By Andrew McLean
A few months into the establishment of our little intentional community in the Sunshine Coast Hinterland, ducks started appearing in cracks and crevices of our buildings. Not real ones. Little yellow plastic ducks, about 12mm high. They just magically appear. Glued in obscure little holes in posts and ledges around the ecovillage. A few get added every few months.
We have no idea who our mystery avant-garde artist is. Every now and again, bemused community members wonder who it might be. It could be a resident, but it could also be one of our wonderful repeat visitors. Only yesterday, I found two more in the workshop while encouraging some visiting preschoolers to find the ducks using the well-worn, “hot and cold” method.
But these small morsels of surprise and mild amusement represent more than just a silly little mystery on a small community in Australia. These ducks have started to represent so much more for me. They represent the leap of faith that is required to start a community and relinquishing of the most precious of our western world’s dogmas: control. We control our micro-climate in our homes and cars. We control our diet, holidays, experiences, and hobbies in a way that would make our pre-war ancestors’ heads spin. The internet has created little online newspapers that reflect our society’s only one true obsession: Me. Through simpler technologies such as 10-foot high fences, and electric roller doors, people control their social interactions. We have even started to believe fantasies that we can control the uncontrollable; other people, our biology, and nature.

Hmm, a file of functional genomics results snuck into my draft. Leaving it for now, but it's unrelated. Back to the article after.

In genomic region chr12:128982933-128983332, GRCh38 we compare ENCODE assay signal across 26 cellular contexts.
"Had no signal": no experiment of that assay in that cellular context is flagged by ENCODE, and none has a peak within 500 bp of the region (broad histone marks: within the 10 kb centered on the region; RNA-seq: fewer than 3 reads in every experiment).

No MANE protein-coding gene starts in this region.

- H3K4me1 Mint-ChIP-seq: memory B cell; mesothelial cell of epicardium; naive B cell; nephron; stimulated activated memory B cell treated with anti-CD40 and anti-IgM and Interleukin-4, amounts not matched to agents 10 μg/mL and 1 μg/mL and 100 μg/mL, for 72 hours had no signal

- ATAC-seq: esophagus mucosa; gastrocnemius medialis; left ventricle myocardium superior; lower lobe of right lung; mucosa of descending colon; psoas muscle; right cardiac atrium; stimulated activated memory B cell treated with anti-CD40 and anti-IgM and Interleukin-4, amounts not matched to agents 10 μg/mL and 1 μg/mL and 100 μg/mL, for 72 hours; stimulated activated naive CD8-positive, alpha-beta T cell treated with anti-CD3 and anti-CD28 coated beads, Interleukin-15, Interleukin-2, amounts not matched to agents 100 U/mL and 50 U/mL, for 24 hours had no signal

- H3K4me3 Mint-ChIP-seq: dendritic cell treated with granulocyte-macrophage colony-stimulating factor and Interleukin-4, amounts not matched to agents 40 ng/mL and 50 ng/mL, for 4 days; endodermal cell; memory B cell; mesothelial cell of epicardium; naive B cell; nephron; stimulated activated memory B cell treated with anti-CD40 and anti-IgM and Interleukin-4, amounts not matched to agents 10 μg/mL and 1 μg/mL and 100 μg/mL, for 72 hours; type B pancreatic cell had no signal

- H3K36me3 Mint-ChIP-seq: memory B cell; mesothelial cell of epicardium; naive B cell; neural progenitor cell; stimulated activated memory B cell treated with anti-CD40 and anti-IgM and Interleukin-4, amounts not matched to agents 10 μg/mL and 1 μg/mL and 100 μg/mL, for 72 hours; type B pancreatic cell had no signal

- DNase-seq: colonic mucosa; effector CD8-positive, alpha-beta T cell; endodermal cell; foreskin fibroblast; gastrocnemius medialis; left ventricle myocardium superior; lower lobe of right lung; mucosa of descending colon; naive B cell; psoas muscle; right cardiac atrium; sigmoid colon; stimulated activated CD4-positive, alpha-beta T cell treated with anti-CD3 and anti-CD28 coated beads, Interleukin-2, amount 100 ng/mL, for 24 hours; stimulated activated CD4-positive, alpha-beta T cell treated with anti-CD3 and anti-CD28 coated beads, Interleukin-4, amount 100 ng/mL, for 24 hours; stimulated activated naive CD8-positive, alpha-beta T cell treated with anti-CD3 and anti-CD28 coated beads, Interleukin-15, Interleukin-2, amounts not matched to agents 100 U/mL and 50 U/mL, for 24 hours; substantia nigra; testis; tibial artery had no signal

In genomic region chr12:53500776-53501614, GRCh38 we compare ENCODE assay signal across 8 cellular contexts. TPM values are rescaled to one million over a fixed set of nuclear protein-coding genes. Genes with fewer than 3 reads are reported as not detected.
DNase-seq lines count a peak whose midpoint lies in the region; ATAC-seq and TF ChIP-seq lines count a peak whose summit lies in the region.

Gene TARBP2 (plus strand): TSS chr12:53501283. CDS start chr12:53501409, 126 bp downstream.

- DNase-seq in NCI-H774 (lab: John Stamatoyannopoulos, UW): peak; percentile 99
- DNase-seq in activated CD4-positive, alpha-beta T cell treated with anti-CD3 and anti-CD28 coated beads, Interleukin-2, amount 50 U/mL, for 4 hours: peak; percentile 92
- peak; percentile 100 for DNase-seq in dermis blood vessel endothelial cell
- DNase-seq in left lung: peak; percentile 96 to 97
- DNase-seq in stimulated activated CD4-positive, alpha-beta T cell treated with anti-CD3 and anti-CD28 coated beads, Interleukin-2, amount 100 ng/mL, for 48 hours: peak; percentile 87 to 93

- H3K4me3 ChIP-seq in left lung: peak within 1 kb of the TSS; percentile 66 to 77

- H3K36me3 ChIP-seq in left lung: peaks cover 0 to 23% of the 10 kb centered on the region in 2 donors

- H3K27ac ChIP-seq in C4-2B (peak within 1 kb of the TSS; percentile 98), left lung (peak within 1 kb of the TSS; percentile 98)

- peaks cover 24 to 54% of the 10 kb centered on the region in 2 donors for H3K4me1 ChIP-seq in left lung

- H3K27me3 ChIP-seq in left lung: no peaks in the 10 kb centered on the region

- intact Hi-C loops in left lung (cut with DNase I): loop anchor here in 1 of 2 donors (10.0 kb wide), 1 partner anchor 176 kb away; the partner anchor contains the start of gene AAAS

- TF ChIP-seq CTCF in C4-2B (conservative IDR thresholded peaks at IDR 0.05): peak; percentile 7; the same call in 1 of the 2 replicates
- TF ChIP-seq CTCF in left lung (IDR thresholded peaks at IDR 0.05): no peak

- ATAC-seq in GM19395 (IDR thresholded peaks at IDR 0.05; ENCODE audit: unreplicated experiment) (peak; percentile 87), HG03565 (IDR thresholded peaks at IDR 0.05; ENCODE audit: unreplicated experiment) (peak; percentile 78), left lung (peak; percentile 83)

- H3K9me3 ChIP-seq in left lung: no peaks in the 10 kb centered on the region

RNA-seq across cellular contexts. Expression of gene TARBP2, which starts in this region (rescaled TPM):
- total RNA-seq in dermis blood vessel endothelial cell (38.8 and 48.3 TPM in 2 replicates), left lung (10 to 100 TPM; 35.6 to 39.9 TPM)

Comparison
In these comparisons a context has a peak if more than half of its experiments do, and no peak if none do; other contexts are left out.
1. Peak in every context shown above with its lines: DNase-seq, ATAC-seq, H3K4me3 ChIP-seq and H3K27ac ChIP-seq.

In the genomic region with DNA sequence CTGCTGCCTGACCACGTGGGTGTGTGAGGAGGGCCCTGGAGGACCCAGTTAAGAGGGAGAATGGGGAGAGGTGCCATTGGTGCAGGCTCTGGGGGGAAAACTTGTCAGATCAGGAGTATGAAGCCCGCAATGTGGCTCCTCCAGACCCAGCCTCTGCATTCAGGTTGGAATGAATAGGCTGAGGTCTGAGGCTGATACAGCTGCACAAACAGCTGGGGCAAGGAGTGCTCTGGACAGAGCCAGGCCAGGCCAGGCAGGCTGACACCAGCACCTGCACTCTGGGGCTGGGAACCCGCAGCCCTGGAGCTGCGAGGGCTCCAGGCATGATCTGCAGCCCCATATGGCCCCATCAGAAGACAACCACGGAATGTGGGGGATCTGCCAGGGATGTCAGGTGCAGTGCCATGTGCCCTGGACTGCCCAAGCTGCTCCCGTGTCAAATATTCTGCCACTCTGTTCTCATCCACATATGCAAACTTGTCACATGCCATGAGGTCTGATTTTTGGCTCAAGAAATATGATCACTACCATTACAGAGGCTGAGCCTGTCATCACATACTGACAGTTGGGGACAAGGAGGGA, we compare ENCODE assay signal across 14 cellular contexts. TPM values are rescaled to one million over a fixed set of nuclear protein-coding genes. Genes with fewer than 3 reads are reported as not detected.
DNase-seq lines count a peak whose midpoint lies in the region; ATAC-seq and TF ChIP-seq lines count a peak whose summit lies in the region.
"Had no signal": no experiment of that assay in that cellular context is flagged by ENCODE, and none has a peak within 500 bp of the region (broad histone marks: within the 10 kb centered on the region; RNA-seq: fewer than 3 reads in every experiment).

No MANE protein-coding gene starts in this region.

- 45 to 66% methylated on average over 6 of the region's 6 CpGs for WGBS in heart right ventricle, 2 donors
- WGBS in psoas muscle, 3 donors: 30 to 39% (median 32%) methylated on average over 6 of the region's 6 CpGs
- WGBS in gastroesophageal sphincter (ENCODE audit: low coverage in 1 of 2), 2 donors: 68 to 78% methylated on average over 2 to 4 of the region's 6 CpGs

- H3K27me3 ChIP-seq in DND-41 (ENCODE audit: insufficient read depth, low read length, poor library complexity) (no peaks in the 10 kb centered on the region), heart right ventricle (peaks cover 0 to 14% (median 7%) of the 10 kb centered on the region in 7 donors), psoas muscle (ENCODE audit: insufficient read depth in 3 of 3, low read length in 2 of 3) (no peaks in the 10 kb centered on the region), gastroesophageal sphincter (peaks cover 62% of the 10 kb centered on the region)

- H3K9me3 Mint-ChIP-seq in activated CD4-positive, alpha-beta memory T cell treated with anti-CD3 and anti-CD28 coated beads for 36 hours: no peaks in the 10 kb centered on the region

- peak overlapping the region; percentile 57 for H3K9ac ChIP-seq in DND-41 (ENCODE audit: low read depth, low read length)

I cofounded Eco Villages Australia, where our model is centred around what I would see as First Nations principles of land ownership—that is, there is no way that humans can actually own land. If anything, it’s the land that owns us; we are but a pimple on the timeline of history. But we live in western society, and so something or someone has to own land We created a nonprofit so that all residents and friends of the village are custodians and stewards of the land.
It’s interesting to see people's responses when we describe our model:
"So how can someone buy in?" No one can buy-in, but you can loan.
"I have $200,000. When I can move in?" Oh, we don't want your money; this project is about relationships, not transaction. Come and get to know us first.
"So what about equity? What about making money from the property?" If you want to make money, there are literally millions of ways. This is not one of them.
"So, can I build my own house on the land?" No, the land and all the buildings are owned by the collective.
Our model requires a large leap of faith. It requires residents to recognise that social capital is just as much, if not more, important to humans than financial or material capital. Our model requires the founders to let go of many of society’s misplaced bastions of security—land ownership, a bloated bank balance and inheritance—which fuel unsustainable growth and inequality. The model seeks to overturn the tightly-held belief that land is a commodity that can and should be speculated on rather than a basic human right. In order to truly create community, the founders felt we had to place ourselves in a place of vulnerability and so the model rejects individual ownership in favour of collective stewardship. Community requires us to share power in a way that means you can’t control everything yourself. It requires us to place our faith in the wisdom of the collective rather than the individual.